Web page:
This was another short day, and ten miles of the route was doubling back of what we did yesterday. I rode with Dave von S, and it was a most beautiful day. The climbing was not too difficult, but it again was quite hot. We went over an unnamed Pass that crossed the Continental Divide, but which we named Chief Running Dave Pass. A marvelous descent brought us to a large resort where we were staying. We went into the hot springs swimming pool which had quite warm water with much minerals, making it hard to swim in, and deprived us of the coolness we needed for a hot day. Still, the resort had enough luxury to make it a nice place to stay.
Dave now barely making it, using a cane he found on the side of the road.
Dave on the continental divide at a pass which is now named Chief Running Dave Pass.
T-5 — Fairmont Hot Springs to Phillipsburg 73.3 miles, 3451 feet elevation gain. This was a 41 mile route, with an additional 32 mile option that I took. The ride was thankfully quite cool, but VERY windy with a predominant Gegenwind (headwind). The first 8 miles retraced our previous steps, but then entered the town of Anaconda, location of a previous large copper mining operation. The climbing was not challenging, save for the very strong Gegenwind making it feel like a 9-10% grade. The optional 16 miles there and 16 miles back to the Sapphire mine was most worth it, with spectacular beauty, and a nice way to put mileage on the day. Phillipsburg was having its 150th birthday, but I decided that a shower and food and sleep were more fitting for me.
Always a welcome site, the water break!
Waterfall seen when coming down from Georgetown Lake.
Sapphire Mine addition
T-6 Phillipsburg to Ovando 64.5 miles, 2031 feet climbing
The morning started out freezing cold, with ice on our tents and bicycles. The ride started later than usual, and I was bundled up with mittens and other accoutrements to maintain warmth. Then I realized that I just wasn’t feeling well. Perhaps it was the same crud that did in Cindy von G. I don’t know. Anyway, it was too cold to stop riding, so I did some vomiting while pedaling away on my bike. I’m glad nobody was with me. I continued to feel ill, and it was miserable climbing over a minor pass, though the temperature became acceptable. I was too cold and feeling too miserable to snap any photos, or to really enjoy the sights. The only memory was that of dodging a cow in the road. It was a night with minimal food, certainly NO beer or cigars, and my only effort was an attempt to stay hydrated. Ovando had awesome ice cream at the village store which will go long remembered. Sorry, but I was too sick to feel like taking photos.
T-7 Ovando back to Missoula 58.1 miles, 1112 feet climbing
I spent the night having runny diarrhea, which continued into all of the next two days. I didn’t wish to worry the tour directors, and knew that I was otherwise okay, so just bucked up and enjoyed the ride. To play it safe, I decided to ride a bit slower, and just hang out (ride) with Dave von S., who is a most pleasant and enjoyable character. There was a minor amount of climbing, but for the most part, the ride was totally flat, if not a bit downhill. I stopped very briefly by the ACA headquarters and said hello to Emma, and then dashed on, wanting to get home before another diarrhea spell. The drive was very smooth, and I was able to hit the front door before 6:30, a 7-½ hour drive for 493 miles.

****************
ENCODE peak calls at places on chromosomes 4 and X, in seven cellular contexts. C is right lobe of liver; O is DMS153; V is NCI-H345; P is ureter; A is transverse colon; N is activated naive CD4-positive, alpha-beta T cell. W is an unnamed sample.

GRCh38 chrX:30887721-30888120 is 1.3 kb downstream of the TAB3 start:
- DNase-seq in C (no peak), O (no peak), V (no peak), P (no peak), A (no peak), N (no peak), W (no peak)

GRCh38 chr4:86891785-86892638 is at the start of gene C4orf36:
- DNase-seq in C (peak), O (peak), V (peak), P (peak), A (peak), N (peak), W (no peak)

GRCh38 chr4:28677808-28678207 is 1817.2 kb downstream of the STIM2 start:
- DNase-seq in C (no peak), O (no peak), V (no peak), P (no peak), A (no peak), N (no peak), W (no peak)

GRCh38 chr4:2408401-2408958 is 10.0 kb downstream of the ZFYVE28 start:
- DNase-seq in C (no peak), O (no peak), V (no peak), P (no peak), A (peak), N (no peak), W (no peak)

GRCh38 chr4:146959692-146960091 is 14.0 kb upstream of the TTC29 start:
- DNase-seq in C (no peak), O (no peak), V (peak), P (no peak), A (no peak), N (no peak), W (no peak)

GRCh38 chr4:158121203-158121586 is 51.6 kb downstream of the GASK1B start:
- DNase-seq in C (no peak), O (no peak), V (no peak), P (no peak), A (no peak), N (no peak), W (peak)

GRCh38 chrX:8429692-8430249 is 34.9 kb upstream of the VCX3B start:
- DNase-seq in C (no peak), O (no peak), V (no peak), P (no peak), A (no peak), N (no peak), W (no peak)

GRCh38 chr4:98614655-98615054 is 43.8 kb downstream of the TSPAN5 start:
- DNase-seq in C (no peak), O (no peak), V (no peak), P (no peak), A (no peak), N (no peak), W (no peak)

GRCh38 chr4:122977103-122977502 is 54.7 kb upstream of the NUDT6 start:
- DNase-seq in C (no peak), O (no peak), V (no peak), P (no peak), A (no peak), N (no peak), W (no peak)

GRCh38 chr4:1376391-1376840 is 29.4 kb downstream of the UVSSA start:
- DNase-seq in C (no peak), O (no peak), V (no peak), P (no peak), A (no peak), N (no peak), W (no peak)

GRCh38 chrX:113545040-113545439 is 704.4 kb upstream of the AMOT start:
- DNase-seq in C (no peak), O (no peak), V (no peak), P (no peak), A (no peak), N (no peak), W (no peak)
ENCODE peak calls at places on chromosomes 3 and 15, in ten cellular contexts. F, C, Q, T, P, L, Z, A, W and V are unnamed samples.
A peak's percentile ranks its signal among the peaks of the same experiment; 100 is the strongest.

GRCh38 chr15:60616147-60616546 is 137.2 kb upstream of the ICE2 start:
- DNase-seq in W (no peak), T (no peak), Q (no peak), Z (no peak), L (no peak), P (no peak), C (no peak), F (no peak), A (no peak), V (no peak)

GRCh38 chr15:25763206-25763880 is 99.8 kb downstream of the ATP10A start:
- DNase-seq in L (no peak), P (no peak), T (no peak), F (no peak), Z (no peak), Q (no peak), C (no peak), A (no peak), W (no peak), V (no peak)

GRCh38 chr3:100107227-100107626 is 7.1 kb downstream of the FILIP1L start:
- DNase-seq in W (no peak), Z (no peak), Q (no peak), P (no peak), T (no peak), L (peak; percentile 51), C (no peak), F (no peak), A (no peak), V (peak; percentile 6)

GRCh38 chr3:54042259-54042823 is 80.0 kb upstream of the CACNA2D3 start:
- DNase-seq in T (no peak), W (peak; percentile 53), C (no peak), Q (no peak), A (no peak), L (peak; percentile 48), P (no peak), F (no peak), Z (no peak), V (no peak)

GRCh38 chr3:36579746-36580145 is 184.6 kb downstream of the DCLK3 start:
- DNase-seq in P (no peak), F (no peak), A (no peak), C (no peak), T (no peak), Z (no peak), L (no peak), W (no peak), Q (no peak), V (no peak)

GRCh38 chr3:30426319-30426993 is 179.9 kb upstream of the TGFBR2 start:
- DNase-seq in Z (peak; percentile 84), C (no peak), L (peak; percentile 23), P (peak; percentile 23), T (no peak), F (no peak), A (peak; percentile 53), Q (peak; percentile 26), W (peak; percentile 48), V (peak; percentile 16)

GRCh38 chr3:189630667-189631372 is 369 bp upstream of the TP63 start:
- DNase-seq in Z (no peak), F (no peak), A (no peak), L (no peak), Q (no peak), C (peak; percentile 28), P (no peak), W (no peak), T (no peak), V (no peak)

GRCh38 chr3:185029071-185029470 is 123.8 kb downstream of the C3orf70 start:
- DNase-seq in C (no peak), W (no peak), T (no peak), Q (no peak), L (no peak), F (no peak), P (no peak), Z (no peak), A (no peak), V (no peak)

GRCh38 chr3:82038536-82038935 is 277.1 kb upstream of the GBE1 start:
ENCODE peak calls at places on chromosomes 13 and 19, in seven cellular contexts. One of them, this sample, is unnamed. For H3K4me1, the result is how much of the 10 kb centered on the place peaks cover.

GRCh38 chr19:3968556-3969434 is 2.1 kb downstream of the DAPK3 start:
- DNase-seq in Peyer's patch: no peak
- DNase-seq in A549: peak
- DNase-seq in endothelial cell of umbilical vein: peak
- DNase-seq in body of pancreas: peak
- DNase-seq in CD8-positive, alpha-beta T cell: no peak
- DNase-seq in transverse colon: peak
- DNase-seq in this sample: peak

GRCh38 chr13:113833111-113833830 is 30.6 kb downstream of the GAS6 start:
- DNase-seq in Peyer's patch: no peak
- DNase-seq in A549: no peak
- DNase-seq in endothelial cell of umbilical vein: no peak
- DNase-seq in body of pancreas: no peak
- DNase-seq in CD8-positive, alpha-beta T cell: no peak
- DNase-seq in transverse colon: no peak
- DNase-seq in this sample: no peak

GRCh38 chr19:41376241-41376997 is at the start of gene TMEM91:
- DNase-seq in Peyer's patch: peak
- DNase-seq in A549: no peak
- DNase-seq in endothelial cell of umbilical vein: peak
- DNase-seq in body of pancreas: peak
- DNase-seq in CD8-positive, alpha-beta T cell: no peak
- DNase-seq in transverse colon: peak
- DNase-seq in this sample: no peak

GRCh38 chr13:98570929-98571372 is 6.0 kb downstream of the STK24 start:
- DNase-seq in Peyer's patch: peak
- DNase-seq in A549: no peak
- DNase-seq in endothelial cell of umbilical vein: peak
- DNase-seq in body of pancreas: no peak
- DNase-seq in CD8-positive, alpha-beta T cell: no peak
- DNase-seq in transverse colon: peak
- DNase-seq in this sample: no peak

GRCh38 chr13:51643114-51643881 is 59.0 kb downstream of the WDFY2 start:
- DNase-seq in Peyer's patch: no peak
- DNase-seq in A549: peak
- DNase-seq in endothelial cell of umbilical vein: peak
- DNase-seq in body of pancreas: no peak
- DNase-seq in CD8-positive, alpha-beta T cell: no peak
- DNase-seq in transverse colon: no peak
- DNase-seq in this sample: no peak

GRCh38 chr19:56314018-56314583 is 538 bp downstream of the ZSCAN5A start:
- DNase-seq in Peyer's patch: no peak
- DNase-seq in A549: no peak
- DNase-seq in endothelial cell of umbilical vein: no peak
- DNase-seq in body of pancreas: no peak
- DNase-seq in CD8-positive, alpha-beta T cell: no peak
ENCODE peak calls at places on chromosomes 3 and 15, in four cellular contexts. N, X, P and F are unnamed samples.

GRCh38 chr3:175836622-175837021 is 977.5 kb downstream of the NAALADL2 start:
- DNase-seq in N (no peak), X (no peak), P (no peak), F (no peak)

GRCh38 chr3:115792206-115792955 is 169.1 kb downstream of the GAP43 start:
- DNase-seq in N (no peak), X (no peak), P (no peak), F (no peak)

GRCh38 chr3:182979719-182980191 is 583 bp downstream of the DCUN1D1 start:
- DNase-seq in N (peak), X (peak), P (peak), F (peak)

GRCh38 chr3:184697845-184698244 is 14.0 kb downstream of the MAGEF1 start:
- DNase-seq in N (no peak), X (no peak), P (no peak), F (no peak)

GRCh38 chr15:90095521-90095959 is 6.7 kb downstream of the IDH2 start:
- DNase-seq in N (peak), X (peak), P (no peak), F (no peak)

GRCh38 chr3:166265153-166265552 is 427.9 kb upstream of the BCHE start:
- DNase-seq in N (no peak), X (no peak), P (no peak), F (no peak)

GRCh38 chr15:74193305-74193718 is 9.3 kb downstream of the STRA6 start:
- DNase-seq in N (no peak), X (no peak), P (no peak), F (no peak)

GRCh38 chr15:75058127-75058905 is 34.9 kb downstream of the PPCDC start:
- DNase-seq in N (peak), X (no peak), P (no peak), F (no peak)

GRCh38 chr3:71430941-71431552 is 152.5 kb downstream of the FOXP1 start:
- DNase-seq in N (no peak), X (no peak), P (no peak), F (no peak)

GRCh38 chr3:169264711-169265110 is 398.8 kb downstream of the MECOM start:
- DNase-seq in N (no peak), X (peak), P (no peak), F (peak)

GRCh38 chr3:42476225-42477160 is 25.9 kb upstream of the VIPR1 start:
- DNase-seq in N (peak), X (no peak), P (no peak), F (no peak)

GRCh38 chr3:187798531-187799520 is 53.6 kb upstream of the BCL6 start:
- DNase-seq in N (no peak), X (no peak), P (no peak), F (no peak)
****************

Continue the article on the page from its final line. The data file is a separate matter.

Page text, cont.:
- I love the way the ACA does tours, and especially their fully supported tours.
- 2. The staff were stupendous.
- Arlen is just a super guy, and a perfect tours director.
- Dave did a wonderful job at handling problems such as a meeting hall that suddenly became unavailable, and sick riders that needed to drop out.
- Sarah was most incredible. She was most certainly the most up-beat, cheerful leader that I’ve had while on ACA tours. You could tell that she loved cycling and adventure as she radiated it. I especially loved her rock quotes, which were different at each of the water stops that she handled.
- Brian was probably the best bicycle mechanic that I’ve ever seen on the ACA tours or other bicycle trips. And, he was confronted with multiple challenges, such a broken bottom brackets, fractured derailleurs, etc. I would have loved to work in a repair shop with him for a few months to acquire some of his bike wisdom. Besides, he was a super guy that I really enjoyed being with.
- Amy was awesome. She is a real entertainer, and especially funny when it came to the “talent” show. What a delight.
- Bill was silent, behind the scenes, but always a most pleasant person. He had the job of hauling all the luggage around.
- The ACA gets an award for going out of their way to support bicycling. They really stick to their goals and objectives to encourage bicycling. We had people drop into our camp that were on cycle tours, and they were allowed to share our campsite and…
Now that I’ve met everybody, I’ve gone back over the google group introductions that everybody provided, and it is so nice to be able to put a face and personality to each person. My only regret is that the week went too quickly, and there wasn’t enough time to get to know everybody as well as I would have liked. But then, there is always an excuse for yet another tour.